A comeback for the ages


By Ken Morse, Citizen’s News

Naugy boys pulled victory from jaws of defeat 21 years ago

NAUGATUCK — In the wild world of sports, there are some games that you remember for the rest of your life.

The Naugatuck boys basketball team played in one of those games 21 years ago; a game that has gone down as one of the greatest comebacks in Greyhounds’ history.

For the players who took part in that game, it served as an incentive throughout their life to never give up. For the coaches, it provided numerous opportunities to retell an unbelievable tale.

On Jan. 11, 2000, the Greyhounds traveled to Seymour to take on the Wildcats. With 5:55 left to play, the Greyhounds trailed by 22 points. The Naugy fans — those who hadn’t left yet — were screaming at then-coach Kevin Wesche to put in the junior varsity players.

“I told the team that those fans leaving were going to miss a great comeback, and they surely did,” said Wesche, who along with assistant coaches Tom McRae and Rick Plasky guided the team.

“We had nothing to lose at that point down 22,” Wesche added. “Seymour started to turn the ball over and we were jumping from the weak side to get traps and steals. It was an amazing win and an awesome comeback.”

Wesche ignored the pleas from the bleachers and inserted Frank Pollifrone into the game. The senior captain was scoreless at that point, but he dribbled down the far side of the court, pulled up and drained a 3-pointer.

Seymour hustled down the other end, but Bob Butkus swiped at the ball and Bob Plourde came away with the steal. Dave Pires took a pass into the corner and rippled the net for another 3-pointer.

“I don’t remember a lot about the whole game but I do remember those last five minutes,” Pires said. “That is just something you never forget. I remember the fans yelling to put in the JVs. We were in a tough spot. We had graduated Mike Wilson the year before along with Steve Pereira, Brian Cardoza and Joe Alvarado, so we were trying to pick up the pieces.”

“We were lucky enough to practice with Mike Wilson the past few years, and he was an awesome player,” Pires continued. “But now we didn’t have a player like that and when we got it down to 12 or 13 points of the lead we started to realize, ‘hey we can win this game.’”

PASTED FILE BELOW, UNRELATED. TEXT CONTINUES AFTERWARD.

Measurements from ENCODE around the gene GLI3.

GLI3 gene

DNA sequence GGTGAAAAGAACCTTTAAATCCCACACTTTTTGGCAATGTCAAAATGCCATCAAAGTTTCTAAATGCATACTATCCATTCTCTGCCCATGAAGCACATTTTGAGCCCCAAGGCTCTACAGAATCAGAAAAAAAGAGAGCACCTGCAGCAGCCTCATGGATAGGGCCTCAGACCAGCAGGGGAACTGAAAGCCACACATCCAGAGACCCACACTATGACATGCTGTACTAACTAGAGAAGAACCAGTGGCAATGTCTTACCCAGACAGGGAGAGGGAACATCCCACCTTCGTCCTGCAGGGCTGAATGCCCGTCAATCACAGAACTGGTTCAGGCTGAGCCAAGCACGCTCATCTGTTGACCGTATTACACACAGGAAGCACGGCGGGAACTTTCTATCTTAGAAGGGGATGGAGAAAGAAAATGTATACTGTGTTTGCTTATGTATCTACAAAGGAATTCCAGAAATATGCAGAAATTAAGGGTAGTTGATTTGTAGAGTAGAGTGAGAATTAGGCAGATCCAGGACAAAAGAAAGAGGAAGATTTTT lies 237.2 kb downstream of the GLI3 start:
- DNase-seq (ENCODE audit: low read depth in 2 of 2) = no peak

After two more Wildcat turnovers, Joe Bosse took it down the middle for a pair of shots off the glass. Seymour scrambled to call a timeout as the Naugy fans, who moments before were outraged, were on their feet hooting and hollering.

“That brings back some old memories,” Bosse said. “We had a decent team but we played hard, and in that game it showed if you play hard anything is possible.”

The Wildcats tried to stem the tide, but the floodgates were open. Naugy hit free throw after free throw, going 11-of-13 from the line in the final minutes. With under two minutes to play the deficit was down to single digits. Pollifrone and Pires again sank 3-pointers and the noise inside the Seymour gym had reached a fevered pitch.

Naugy outscored the Wildcats by an incredible 36-10 margin down the stretch to pull out a 75-71 win.

“That was one crazy quarter,” Pollifrone said. “I came in with a little bit of a chip on my shoulder and I remember talking to Pires, telling him if we get in there we got to light it up, and we did.”

“Oh my God, that was just amazing,” he added. “We all have greatness inside us, sometimes we are just waiting for that opportunity to let it out. That game helped to shape our lives; never give up, no matter what.”

Bosse scored nine of his game-high 16 points in the fourth quarter, and Pires scored 10 of his 12 points in the final stanza. Pollifrone, who came off the bench scoreless, hit three 3-pointers and scored 10 points with the game on the line.

Ian Robertson and Joe LeFebvre knocked down 12 points each. The defense of Plourde (6 points), Corey Vargas (5 points) and Butkus (2 points) turned the tide in that last quarter.

Naugy went 5-for-6 from behind the arc in the final quarter and was 19-for-25 from the free throw line in the game. The Greyhounds proved one valuable lesson — it’s never over until it’s over.

The Greyhounds finished that season 8-12 and were knocked out of the state tournament in the first round by Buckley. But, for one glorious night, the Greyhounds made history.